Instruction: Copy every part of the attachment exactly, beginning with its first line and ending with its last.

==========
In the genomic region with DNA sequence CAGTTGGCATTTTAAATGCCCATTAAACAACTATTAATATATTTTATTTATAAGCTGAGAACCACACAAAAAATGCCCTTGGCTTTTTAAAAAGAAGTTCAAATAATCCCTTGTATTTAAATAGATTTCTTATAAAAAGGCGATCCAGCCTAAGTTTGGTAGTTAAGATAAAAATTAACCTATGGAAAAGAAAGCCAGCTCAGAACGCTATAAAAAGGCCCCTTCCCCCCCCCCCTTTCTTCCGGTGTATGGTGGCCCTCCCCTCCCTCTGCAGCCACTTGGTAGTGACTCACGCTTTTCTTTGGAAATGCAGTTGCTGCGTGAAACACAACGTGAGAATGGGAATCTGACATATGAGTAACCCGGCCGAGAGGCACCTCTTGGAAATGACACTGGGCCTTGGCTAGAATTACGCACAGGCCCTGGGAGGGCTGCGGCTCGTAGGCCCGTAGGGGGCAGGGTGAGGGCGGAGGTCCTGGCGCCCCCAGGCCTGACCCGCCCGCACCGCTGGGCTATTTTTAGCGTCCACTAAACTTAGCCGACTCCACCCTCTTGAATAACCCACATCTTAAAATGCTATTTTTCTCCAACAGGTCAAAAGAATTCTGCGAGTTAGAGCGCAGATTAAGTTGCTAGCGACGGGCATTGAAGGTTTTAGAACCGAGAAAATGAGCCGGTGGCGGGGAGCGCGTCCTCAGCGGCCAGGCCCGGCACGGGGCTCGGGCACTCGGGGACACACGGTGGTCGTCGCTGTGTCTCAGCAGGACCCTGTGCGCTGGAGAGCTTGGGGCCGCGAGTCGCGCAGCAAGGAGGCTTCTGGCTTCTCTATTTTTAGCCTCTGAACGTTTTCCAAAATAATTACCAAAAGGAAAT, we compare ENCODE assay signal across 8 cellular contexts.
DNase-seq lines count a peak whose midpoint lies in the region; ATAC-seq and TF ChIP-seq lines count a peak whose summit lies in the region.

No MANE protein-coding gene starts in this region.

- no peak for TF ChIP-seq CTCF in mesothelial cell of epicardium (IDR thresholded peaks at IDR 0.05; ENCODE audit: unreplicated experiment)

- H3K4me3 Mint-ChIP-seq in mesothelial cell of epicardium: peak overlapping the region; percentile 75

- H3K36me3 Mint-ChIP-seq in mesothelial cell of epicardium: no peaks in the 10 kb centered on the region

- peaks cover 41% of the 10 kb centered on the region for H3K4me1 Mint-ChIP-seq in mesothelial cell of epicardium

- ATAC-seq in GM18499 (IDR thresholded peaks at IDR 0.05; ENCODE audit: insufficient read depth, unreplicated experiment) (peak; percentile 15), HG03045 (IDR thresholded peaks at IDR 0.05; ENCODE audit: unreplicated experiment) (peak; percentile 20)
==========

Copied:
In the genomic region with DNA sequence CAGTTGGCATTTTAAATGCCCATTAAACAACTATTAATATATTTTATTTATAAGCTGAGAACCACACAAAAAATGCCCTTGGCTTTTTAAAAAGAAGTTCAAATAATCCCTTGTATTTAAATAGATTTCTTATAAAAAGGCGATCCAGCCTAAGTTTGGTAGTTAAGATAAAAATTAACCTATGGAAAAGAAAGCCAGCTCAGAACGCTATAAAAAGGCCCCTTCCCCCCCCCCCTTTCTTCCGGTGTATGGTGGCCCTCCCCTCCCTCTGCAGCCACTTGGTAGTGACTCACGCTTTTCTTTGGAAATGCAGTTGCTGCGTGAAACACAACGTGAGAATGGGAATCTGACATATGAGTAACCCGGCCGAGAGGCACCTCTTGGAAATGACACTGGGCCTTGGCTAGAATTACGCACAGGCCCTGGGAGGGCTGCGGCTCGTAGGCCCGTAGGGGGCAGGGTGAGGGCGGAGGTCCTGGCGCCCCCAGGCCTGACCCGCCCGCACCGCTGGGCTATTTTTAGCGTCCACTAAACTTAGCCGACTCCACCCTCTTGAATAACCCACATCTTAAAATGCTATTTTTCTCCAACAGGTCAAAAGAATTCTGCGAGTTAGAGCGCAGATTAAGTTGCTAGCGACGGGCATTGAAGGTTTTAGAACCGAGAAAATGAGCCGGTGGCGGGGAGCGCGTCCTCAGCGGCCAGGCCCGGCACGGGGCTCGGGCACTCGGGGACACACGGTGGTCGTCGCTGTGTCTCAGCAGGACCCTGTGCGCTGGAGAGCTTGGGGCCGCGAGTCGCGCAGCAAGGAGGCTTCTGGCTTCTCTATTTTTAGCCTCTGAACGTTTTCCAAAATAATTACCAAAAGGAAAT, we compare ENCODE assay signal across 8 cellular contexts.
DNase-seq lines count a peak whose midpoint lies in the region; ATAC-seq and TF ChIP-seq lines count a peak whose summit lies in the region.

No MANE protein-coding gene starts in this region.

- no peak for TF ChIP-seq CTCF in mesothelial cell of epicardium (IDR thresholded peaks at IDR 0.05; ENCODE audit: unreplicated experiment)

- H3K4me3 Mint-ChIP-seq in mesothelial cell of epicardium: peak overlapping the region; percentile 75

- H3K36me3 Mint-ChIP-seq in mesothelial cell of epicardium: no peaks in the 10 kb centered on the region

- peaks cover 41% of the 10 kb centered on the region for H3K4me1 Mint-ChIP-seq in mesothelial cell of epicardium

- ATAC-seq in GM18499 (IDR thresholded peaks at IDR 0.05; ENCODE audit: insufficient read depth, unreplicated experiment) (peak; percentile 15), HG03045 (IDR thresholded peaks at IDR 0.05; ENCODE audit: unreplicated experiment) (peak; percentile 20)